| ||Built in 1999 at Kizu, south of Kyoto, this 129-foot-high water tower (47 meters) holds enough water to supply 16,000 people. The cylindrical design draws its inspiration from bamboo, which is extremely common in the region. This type of giant grass, on which dinosaurs grazed 200 million years ago, can grow to a height of about 110 feet (40 meters) with a diameter of about 2 feet (60 centimeters), and numbers 1,250 species. It grows so rapidly (between 3 inches and 16 inches (75 mm and 400 mm) per day, with the record held by a native Japanese species which grows 1.2 meters in a day) that it can be harvested every two years. A single clump of bamboo can produce more than more than 9 miles (15 kilometers) of woody stems in thirty-ﬁve years of harvests. It has more than 1,500 different uses, ranging from construction (scaffolding, buildings, bridges), to the home (furniture, utensils), food (young shoots), and medicine. Its roots bind the soil together, protecting it from erosion, and research is being conducted into ways of replacing conventional wood sources with bamboo plantations. These could help curb the overexploitation of tropical forests in developing countries.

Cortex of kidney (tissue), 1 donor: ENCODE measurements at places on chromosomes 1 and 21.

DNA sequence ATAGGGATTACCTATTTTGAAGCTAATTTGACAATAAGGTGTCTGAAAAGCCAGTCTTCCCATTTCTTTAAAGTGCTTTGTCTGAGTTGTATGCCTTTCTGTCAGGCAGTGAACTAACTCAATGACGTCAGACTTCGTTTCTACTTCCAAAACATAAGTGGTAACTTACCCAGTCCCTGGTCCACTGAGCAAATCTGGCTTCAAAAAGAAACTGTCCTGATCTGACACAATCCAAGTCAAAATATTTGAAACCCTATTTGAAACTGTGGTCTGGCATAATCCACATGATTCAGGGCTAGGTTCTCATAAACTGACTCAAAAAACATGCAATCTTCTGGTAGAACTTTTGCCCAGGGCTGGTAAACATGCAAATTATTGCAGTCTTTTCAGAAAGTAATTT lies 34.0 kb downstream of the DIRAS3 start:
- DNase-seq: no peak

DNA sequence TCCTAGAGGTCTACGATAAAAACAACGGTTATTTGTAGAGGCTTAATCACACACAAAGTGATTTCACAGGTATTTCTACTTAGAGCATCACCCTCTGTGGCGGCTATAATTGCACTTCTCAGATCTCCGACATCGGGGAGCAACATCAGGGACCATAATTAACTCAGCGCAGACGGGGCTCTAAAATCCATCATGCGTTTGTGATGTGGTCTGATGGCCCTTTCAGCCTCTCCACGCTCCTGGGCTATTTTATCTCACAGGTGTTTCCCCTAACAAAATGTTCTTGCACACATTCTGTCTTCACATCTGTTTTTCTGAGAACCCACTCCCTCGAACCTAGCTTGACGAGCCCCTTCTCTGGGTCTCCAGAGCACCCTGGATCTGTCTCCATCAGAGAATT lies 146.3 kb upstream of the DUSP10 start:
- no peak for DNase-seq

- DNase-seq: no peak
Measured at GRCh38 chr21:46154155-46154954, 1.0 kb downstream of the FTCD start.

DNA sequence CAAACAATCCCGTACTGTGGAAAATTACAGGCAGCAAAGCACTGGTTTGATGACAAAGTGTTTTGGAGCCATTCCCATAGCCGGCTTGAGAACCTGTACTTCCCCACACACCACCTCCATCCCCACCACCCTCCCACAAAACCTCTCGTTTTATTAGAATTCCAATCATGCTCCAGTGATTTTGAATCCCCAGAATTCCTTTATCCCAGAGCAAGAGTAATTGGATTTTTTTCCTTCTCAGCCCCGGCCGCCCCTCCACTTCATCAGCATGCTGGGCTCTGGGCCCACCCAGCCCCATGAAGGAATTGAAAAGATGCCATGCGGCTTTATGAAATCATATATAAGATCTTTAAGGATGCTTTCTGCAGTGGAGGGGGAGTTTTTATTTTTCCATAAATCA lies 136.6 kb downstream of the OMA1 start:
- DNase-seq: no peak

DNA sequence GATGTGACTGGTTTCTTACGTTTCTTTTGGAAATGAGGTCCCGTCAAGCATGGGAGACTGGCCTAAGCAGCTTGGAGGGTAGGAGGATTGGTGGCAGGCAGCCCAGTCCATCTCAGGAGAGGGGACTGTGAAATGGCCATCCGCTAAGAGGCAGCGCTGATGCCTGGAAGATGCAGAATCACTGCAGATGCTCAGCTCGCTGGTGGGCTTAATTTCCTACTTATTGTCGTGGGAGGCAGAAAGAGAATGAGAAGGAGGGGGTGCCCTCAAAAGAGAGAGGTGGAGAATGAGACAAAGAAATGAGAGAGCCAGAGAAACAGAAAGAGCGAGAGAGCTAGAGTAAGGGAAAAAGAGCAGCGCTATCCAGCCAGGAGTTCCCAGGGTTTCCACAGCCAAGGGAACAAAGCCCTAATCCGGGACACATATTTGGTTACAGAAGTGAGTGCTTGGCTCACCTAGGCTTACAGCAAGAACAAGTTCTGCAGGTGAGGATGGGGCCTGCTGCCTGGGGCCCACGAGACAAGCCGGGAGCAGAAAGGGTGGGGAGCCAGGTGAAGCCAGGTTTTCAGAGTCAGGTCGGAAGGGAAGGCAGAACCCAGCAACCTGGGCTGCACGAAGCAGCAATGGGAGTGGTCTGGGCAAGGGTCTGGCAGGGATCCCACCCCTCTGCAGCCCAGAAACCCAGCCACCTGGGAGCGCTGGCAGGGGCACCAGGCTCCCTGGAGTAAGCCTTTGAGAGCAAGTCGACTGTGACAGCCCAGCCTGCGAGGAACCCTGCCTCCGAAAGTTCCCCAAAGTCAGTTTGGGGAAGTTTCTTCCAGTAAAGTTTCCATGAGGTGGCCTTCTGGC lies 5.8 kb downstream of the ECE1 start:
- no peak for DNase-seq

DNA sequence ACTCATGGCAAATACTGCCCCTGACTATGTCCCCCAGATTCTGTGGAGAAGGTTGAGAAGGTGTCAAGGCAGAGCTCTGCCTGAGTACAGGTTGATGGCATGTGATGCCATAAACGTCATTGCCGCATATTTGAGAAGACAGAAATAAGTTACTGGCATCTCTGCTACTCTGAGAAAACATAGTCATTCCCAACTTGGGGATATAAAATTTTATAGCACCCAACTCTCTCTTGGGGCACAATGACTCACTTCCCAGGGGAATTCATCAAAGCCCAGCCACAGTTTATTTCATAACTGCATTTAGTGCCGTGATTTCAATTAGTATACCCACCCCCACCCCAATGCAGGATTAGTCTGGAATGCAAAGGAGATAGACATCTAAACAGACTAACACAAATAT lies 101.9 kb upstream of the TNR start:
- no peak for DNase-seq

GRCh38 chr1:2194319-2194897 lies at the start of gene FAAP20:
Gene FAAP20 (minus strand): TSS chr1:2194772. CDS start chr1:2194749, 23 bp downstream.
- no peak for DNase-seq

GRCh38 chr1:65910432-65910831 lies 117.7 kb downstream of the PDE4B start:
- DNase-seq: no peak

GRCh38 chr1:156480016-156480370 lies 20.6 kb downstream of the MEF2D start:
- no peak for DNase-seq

Visit the YAB Gallery for books and signed prints